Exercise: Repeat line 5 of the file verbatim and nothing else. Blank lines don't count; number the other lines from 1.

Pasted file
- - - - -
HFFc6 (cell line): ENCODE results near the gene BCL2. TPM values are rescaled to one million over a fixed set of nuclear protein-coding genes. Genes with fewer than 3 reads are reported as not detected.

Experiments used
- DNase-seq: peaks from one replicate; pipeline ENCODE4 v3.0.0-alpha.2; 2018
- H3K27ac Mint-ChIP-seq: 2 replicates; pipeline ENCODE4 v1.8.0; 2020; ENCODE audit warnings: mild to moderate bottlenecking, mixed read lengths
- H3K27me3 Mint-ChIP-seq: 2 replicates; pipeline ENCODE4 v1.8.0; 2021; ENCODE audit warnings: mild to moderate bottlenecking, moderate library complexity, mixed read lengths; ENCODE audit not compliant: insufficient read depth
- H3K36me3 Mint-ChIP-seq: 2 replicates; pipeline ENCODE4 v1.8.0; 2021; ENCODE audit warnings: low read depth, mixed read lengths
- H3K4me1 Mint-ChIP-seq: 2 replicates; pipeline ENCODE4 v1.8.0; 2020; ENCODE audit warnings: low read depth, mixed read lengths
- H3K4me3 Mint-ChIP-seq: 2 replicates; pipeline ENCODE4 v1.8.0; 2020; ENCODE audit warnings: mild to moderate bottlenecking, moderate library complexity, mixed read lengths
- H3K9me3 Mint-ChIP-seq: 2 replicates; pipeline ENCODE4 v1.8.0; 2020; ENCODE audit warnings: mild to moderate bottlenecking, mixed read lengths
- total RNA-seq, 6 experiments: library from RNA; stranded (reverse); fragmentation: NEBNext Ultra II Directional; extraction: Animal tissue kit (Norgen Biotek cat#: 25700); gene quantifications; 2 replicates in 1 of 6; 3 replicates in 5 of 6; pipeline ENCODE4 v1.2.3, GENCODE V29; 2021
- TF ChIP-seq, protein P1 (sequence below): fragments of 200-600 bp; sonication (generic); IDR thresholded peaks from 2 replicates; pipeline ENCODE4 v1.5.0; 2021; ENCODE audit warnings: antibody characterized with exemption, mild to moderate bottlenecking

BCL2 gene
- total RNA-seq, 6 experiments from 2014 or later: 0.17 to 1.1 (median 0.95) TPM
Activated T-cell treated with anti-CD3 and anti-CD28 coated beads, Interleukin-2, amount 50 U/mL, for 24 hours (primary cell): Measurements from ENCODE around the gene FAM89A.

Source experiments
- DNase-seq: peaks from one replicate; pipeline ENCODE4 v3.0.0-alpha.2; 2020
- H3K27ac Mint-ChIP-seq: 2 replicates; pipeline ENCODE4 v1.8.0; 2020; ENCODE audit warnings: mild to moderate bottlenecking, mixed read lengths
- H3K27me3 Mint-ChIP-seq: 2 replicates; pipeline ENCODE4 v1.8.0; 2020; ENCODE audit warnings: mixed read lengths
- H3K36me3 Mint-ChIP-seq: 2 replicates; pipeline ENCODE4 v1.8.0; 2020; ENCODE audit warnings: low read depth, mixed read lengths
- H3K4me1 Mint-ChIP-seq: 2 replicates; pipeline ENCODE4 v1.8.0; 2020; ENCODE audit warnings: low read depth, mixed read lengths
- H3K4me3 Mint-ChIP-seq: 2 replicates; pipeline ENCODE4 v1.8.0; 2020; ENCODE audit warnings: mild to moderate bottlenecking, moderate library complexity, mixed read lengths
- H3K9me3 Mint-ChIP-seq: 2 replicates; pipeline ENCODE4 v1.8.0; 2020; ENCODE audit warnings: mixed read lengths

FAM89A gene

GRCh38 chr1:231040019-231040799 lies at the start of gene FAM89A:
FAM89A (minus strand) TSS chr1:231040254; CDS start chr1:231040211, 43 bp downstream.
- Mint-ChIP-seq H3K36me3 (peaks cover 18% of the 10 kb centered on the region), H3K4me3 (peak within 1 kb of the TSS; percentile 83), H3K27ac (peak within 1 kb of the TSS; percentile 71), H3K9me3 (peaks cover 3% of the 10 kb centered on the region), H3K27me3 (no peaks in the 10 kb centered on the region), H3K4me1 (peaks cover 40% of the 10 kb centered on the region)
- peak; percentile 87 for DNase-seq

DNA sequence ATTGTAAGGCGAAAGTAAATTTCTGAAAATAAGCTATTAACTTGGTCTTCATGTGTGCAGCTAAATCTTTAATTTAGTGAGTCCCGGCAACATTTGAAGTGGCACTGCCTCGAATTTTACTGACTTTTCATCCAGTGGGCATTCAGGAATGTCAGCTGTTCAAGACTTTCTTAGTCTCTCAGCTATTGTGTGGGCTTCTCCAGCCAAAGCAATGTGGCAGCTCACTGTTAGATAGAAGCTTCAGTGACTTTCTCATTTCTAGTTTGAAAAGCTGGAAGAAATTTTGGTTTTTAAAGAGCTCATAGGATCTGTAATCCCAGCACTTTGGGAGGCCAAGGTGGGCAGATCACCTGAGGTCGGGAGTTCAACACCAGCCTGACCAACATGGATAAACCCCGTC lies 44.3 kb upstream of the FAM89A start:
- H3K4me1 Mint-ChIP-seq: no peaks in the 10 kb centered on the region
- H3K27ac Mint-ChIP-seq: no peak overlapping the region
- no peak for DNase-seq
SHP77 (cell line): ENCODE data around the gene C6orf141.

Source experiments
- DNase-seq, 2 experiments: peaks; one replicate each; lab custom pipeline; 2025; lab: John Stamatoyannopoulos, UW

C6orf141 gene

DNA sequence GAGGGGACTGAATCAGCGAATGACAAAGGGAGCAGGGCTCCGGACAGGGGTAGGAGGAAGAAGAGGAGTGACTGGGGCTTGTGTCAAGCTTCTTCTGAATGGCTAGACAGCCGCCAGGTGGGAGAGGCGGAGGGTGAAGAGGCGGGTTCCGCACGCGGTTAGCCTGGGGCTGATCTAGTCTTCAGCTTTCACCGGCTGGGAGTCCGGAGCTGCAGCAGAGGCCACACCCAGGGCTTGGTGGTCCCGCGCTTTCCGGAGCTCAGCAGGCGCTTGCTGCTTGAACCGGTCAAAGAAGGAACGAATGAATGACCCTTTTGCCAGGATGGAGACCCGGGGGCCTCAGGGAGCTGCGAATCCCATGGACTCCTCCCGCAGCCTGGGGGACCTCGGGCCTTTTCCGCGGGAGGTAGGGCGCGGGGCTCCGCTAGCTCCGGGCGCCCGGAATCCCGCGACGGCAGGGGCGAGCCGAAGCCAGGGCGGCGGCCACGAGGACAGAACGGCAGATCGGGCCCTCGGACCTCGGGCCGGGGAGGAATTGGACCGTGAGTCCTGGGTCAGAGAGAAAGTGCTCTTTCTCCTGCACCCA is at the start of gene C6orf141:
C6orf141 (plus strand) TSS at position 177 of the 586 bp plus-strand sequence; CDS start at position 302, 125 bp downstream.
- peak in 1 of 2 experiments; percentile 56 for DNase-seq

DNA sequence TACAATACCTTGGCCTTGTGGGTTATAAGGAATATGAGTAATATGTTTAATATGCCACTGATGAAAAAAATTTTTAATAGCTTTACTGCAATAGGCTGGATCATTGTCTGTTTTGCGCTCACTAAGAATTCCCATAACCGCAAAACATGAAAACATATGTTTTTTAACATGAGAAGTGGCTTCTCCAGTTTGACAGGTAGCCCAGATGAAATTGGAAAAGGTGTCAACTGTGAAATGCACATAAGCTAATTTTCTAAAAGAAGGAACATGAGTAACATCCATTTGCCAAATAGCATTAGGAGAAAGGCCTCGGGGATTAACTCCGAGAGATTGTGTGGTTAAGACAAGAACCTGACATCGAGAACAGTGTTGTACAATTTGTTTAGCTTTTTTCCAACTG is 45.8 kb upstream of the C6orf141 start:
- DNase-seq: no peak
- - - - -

- H3K27me3 Mint-ChIP-seq: 2 replicates; pipeline ENCODE4 v1.8.0; 2021; ENCODE audit warnings: mild to moderate bottlenecking, moderate library complexity, mixed read lengths; ENCODE audit not compliant: insufficient read depth